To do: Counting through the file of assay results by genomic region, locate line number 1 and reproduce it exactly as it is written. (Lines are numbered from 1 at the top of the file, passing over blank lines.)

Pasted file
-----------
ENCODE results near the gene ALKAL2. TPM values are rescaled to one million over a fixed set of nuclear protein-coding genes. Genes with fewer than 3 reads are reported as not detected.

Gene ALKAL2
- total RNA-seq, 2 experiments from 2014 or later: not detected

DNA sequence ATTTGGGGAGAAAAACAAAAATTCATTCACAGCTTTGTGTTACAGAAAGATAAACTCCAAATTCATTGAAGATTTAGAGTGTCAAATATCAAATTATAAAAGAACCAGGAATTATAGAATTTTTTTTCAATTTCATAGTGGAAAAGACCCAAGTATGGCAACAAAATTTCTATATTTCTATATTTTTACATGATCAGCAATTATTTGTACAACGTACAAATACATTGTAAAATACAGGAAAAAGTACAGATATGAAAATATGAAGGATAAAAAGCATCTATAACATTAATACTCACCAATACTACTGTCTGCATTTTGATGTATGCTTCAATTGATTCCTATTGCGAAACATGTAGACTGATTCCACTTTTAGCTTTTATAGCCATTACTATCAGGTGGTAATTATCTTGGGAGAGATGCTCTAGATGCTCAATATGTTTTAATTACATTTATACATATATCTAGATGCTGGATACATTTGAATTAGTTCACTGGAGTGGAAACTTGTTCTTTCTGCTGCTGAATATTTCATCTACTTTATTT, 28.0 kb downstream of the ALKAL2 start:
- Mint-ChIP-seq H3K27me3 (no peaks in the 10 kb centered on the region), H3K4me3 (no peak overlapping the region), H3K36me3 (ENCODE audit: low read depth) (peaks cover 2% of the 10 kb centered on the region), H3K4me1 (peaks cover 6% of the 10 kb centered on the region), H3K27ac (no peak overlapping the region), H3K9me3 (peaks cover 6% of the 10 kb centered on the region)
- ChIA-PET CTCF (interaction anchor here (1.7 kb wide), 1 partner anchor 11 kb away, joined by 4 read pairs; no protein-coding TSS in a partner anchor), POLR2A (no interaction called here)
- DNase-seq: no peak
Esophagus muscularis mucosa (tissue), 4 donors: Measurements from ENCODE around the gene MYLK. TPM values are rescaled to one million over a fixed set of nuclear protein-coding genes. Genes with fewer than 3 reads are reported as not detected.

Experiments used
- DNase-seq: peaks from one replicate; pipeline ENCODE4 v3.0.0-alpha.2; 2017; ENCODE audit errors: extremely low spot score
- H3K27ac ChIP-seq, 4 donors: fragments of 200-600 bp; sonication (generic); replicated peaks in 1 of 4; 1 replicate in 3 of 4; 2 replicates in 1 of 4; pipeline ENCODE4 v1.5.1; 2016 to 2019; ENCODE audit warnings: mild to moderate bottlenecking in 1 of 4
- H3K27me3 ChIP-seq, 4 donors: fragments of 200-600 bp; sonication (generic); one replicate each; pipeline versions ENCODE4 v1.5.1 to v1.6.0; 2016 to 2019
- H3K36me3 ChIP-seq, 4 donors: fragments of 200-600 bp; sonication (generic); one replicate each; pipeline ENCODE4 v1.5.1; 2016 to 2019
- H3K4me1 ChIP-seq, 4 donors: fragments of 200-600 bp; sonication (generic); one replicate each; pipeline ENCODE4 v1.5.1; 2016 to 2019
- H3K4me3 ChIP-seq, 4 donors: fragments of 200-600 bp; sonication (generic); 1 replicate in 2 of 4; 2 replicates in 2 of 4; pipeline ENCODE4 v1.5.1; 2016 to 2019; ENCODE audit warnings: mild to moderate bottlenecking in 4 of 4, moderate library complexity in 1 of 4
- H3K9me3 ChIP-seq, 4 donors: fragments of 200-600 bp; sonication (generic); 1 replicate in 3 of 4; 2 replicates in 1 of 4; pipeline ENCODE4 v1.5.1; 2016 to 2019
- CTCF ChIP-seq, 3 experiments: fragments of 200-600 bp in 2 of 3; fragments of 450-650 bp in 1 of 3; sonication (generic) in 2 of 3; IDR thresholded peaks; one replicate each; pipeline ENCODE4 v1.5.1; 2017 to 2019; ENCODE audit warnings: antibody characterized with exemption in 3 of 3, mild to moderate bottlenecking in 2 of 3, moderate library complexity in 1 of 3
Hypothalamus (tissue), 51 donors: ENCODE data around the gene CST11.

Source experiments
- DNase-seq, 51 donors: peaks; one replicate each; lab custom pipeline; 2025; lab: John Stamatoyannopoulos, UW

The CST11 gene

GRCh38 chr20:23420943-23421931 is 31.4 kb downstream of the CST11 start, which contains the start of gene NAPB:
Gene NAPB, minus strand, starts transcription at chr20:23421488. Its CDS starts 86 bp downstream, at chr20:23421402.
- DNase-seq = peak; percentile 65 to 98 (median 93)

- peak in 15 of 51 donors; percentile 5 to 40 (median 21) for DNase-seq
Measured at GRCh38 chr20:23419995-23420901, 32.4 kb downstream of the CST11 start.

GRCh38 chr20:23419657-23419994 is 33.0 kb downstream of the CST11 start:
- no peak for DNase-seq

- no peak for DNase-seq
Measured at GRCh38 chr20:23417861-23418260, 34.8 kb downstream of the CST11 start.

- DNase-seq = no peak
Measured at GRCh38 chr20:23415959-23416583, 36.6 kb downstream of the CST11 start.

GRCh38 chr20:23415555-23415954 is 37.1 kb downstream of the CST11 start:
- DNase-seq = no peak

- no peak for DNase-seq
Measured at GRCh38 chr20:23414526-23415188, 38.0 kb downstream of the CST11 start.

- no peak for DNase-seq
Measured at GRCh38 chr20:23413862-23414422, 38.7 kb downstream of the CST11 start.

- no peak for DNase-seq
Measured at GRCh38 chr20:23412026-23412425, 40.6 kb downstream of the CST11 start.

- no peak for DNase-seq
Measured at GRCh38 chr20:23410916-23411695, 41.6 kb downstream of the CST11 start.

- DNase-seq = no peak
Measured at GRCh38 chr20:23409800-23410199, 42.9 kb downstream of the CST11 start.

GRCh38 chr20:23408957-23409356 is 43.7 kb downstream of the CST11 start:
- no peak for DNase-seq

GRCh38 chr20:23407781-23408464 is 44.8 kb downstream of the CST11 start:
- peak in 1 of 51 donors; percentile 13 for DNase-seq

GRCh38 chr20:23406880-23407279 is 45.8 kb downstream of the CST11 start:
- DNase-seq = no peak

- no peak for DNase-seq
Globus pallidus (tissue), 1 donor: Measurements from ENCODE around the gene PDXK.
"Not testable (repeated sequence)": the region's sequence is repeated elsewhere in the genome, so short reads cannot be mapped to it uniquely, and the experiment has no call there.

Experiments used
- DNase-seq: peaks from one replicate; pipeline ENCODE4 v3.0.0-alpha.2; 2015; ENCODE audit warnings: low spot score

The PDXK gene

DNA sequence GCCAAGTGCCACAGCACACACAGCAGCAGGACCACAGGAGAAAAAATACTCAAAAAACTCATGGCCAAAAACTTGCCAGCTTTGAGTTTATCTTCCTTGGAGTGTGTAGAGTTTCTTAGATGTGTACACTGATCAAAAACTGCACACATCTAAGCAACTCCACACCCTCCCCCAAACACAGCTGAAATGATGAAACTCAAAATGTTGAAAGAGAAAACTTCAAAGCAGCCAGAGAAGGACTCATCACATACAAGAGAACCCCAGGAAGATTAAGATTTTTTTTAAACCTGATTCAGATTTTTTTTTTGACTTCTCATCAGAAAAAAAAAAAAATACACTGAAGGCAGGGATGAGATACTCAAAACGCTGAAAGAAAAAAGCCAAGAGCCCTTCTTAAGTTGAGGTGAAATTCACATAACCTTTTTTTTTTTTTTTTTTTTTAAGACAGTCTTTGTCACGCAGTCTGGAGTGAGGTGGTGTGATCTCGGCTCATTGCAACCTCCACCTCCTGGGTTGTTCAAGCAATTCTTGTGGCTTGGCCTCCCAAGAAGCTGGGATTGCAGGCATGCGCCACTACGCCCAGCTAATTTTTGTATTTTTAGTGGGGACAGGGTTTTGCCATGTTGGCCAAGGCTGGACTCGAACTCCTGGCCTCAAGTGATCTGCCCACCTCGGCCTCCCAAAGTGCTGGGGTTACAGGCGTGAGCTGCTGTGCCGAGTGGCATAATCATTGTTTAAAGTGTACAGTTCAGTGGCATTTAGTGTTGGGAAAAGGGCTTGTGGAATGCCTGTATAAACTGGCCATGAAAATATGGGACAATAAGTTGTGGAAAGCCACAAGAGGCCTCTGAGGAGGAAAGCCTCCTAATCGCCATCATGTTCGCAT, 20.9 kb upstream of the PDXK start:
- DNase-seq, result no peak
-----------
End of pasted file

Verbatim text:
ENCODE results near the gene ALKAL2. TPM values are rescaled to one million over a fixed set of nuclear protein-coding genes. Genes with fewer than 3 reads are reported as not detected.